OBJECTIVE: Utilizing shear wave elastography, we compared the stiffness of the neck extensor muscles and the stiffness in muscle-specific regions between women with chronic nonspecific neck pain and asymptomatic controls. DESIGN: Cross-sectional observational study. METHODS: We measured the average muscle stiffness over multiple neck extensor muscles and in regions corresponding approximately to the trapezius, splenius capitis, semispinalis capitis, semispinalis cervicis, and multifidus muscles using ultrasound shear wave elastography in 20 women with chronic nonspecific neck pain and 18 asymptomatic women during multiple tasks. The measurements were automatically quality controlled and computer processed over the complete visible neck region or a large muscle-specific region. RESULTS: Pooled over all tasks, neck muscle stiffness was not significantly different between those with neck pain and asymptomatic controls (neck pain median, 11.6 kPa; interquartile range, 8.9 kPa and control median, 13.3 kPa; interquartile range, 8.6 kPa; P = .175). The measure of neck muscle stiffness was not correlated with the intensity of neck pain or perceived disability. CONCLUSION: Shear wave elastography revealed similar muscle stiffness in people with and without chronic neck pain, despite the sensation of increased neck stiffness in those with chronic neck pain. Therapeutic interventions aiming to reduce neck muscle tone are often based on the assumption that perceived neck stiffness corresponds to objective muscle stiffness. The current results question this assumption. J Orthop Sports Phys Ther 2020;50(4):179-188. Epub 6 Jan 2020. doi:10.2519/jospt.2020.8821.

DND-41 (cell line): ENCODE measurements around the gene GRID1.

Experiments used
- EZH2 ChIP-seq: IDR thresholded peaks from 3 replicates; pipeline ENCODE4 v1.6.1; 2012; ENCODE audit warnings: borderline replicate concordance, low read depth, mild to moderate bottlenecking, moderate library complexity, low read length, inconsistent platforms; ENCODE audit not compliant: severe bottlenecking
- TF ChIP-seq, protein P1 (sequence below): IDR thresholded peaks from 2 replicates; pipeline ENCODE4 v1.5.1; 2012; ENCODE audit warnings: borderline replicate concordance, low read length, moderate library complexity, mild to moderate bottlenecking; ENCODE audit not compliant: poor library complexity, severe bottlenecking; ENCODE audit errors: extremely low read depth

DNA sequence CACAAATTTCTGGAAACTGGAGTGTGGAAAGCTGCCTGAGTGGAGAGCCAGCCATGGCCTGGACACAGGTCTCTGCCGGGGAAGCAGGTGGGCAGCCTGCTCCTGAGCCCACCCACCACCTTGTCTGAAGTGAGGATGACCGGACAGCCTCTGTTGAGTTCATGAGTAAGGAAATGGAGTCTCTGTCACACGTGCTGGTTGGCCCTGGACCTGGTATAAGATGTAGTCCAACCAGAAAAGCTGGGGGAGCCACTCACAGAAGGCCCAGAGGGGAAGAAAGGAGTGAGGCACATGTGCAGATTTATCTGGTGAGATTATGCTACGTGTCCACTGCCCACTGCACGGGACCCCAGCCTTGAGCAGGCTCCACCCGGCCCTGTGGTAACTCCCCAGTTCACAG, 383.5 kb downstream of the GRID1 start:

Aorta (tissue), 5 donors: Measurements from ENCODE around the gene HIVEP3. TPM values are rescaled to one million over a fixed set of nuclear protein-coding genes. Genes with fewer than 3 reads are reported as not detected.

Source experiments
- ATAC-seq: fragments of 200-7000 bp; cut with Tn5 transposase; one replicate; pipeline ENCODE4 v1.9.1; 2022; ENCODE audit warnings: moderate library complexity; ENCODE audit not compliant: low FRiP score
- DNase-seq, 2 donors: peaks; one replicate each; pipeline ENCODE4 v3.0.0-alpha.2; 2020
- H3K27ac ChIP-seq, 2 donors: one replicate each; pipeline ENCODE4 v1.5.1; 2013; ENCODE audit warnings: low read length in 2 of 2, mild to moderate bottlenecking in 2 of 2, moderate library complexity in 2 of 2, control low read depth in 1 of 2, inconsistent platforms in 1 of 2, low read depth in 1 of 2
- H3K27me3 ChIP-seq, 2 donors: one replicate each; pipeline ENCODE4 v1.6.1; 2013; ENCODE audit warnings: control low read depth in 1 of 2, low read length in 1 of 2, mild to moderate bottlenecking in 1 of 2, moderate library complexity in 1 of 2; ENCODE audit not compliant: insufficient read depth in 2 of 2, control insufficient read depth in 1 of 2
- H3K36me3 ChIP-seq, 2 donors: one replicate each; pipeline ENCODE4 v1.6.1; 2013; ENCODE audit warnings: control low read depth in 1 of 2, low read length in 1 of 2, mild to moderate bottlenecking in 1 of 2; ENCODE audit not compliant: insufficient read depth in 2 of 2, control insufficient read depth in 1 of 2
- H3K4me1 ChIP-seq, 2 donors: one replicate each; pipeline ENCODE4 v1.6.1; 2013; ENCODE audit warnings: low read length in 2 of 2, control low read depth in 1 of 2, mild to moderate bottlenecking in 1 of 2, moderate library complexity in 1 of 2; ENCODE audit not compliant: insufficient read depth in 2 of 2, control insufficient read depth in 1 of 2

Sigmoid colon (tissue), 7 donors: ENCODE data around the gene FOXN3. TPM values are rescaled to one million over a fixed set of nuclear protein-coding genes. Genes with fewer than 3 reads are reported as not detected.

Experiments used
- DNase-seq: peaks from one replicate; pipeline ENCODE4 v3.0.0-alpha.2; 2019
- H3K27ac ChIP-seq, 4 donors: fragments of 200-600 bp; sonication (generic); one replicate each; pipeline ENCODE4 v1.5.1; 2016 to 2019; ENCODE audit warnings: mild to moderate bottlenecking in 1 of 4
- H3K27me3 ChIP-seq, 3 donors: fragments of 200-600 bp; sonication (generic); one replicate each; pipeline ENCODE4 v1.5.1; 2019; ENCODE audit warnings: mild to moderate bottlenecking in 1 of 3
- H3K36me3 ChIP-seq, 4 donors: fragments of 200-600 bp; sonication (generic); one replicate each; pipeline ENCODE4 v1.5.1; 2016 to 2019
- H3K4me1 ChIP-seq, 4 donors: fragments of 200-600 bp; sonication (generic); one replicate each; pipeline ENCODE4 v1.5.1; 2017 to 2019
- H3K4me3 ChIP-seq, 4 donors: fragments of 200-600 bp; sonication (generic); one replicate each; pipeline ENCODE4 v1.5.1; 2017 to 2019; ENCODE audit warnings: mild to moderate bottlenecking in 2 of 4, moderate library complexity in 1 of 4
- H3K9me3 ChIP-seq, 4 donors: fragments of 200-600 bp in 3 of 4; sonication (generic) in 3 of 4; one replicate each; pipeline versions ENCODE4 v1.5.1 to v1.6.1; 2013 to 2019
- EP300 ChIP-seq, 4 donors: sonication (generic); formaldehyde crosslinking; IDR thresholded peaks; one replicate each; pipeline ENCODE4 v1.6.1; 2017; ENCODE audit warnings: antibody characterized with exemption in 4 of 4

|Number of pages||10|
|Journal||Journal of Orthopaedic and Sports Physical Therapy|
|Early online date||Jan 2020|
|Publication status||Published - 12 Apr 2020|